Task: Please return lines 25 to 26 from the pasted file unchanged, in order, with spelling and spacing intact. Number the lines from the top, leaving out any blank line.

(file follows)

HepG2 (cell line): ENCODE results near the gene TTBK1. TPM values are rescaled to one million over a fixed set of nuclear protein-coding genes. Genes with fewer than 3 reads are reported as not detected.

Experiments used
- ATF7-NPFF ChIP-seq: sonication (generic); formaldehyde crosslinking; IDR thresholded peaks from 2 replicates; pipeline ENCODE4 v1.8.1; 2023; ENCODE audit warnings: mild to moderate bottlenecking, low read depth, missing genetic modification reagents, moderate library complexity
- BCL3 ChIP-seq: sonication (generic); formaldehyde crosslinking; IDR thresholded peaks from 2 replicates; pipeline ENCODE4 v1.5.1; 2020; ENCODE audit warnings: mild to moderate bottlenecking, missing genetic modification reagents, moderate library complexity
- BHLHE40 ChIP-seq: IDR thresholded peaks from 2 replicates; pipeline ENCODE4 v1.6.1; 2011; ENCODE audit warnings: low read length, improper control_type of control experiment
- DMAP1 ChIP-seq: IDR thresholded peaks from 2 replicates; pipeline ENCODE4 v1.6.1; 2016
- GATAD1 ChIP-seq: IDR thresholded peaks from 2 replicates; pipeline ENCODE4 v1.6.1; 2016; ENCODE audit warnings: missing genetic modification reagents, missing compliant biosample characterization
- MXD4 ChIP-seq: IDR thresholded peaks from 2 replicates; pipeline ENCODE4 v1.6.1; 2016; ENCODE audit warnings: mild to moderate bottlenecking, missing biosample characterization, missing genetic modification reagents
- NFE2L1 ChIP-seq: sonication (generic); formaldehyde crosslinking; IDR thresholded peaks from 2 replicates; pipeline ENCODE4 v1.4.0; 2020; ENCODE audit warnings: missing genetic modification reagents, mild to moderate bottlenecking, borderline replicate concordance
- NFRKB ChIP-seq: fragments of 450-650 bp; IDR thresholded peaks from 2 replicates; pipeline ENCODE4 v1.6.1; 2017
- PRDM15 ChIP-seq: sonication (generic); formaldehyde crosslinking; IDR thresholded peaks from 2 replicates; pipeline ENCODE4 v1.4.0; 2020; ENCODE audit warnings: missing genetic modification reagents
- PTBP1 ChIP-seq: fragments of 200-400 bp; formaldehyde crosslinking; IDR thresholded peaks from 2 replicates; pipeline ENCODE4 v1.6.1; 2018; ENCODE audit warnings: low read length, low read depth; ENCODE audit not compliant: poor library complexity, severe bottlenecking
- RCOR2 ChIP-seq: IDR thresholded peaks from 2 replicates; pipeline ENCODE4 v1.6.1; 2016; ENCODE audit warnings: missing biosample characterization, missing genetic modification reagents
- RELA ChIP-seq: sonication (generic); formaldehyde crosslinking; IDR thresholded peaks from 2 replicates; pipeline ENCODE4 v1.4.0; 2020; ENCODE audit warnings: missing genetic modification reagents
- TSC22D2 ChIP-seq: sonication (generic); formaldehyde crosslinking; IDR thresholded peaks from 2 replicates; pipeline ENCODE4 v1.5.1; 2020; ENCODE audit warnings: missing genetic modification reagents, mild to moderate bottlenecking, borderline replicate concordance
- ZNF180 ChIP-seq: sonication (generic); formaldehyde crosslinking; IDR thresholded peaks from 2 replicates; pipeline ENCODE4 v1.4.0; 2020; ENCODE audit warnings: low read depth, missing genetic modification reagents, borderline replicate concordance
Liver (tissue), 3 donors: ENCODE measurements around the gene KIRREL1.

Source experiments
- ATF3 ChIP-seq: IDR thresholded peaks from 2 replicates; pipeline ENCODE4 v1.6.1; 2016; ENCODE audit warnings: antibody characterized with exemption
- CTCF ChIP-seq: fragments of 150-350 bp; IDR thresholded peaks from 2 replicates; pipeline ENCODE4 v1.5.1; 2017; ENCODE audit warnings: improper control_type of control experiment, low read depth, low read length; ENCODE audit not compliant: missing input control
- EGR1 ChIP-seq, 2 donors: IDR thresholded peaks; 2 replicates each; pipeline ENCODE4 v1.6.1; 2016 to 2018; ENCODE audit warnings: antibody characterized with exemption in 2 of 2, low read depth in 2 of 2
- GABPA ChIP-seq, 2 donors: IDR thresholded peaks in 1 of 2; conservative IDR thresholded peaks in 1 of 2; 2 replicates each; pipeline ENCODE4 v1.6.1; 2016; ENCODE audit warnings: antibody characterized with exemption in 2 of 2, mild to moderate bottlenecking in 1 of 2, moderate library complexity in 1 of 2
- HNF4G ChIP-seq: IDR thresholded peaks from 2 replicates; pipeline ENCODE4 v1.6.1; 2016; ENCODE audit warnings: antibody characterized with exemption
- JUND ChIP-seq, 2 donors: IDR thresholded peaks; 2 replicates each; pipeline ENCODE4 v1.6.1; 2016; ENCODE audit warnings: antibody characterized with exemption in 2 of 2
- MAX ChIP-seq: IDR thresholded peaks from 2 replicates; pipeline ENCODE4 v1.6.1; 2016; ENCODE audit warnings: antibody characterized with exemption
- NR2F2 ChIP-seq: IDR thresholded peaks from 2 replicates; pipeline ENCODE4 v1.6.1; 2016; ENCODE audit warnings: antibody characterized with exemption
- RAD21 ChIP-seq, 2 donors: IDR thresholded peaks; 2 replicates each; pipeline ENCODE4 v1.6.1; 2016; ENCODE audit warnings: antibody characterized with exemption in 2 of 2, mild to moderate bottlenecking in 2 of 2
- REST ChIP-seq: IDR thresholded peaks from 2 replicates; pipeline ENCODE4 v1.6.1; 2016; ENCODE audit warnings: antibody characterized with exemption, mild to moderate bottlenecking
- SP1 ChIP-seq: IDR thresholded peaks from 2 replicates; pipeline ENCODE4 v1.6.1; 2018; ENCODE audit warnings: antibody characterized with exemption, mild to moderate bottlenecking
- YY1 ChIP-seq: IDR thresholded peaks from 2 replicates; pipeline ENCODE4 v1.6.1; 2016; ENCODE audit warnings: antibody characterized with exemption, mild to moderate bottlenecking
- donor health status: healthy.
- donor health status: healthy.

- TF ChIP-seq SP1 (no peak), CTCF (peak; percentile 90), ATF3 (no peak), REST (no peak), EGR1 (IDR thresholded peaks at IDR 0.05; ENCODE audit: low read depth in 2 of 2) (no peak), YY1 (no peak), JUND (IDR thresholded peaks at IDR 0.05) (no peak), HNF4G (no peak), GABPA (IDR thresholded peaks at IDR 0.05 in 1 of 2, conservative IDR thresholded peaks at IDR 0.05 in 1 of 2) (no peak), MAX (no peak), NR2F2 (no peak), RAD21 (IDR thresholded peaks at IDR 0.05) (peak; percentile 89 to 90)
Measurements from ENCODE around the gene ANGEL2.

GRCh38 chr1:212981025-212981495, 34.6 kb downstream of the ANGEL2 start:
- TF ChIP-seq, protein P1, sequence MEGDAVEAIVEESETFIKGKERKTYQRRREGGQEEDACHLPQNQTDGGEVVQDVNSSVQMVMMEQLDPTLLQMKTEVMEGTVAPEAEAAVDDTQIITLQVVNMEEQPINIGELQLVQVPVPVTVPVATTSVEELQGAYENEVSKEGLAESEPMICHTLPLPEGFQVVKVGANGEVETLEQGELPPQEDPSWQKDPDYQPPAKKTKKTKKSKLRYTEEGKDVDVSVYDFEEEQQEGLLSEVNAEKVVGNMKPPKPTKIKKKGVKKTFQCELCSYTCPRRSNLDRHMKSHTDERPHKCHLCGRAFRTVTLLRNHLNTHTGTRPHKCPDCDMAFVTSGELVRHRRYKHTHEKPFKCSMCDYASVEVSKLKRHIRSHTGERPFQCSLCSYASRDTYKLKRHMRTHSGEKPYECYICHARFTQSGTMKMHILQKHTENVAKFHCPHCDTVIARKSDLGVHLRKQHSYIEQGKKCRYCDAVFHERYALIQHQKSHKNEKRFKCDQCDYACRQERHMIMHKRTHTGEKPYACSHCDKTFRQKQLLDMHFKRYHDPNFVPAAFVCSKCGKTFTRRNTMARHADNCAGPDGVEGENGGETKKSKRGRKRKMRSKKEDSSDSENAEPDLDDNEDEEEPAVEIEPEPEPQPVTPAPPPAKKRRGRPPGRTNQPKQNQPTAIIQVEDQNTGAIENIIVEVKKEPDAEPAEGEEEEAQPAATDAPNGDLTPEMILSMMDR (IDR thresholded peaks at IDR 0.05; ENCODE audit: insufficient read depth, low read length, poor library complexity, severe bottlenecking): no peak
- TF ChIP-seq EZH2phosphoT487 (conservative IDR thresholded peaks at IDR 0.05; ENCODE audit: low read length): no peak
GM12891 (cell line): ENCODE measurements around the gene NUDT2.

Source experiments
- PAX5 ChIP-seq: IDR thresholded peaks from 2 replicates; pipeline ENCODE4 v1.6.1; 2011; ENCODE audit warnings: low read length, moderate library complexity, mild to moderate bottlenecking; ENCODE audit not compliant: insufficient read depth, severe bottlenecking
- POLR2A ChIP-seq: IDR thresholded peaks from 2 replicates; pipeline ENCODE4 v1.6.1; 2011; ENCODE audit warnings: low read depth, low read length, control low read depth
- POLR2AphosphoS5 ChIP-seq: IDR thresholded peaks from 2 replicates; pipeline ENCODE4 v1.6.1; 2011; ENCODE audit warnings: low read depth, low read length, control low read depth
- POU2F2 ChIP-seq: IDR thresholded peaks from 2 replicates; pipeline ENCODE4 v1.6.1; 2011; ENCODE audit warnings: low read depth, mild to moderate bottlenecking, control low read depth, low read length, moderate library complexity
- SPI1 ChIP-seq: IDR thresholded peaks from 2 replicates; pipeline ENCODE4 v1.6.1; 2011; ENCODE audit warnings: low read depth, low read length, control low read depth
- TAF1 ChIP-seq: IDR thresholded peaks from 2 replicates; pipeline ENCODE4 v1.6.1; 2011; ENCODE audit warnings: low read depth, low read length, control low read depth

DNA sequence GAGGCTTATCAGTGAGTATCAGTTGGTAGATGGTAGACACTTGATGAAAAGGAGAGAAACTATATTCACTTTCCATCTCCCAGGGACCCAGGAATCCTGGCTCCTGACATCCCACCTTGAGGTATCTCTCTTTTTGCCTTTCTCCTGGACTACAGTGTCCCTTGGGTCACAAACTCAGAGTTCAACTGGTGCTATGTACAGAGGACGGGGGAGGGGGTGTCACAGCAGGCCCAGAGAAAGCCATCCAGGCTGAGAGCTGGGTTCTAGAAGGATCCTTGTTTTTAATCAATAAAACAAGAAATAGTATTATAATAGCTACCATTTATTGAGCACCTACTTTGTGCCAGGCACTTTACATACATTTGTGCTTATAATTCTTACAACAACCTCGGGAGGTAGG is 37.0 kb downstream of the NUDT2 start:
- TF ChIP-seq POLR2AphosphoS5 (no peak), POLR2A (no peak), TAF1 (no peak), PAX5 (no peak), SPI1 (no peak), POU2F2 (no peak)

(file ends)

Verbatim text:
- MAX ChIP-seq: IDR thresholded peaks from 2 replicates; pipeline ENCODE4 v1.6.1; 2016; ENCODE audit warnings: antibody characterized with exemption
- NR2F2 ChIP-seq: IDR thresholded peaks from 2 replicates; pipeline ENCODE4 v1.6.1; 2016; ENCODE audit warnings: antibody characterized with exemption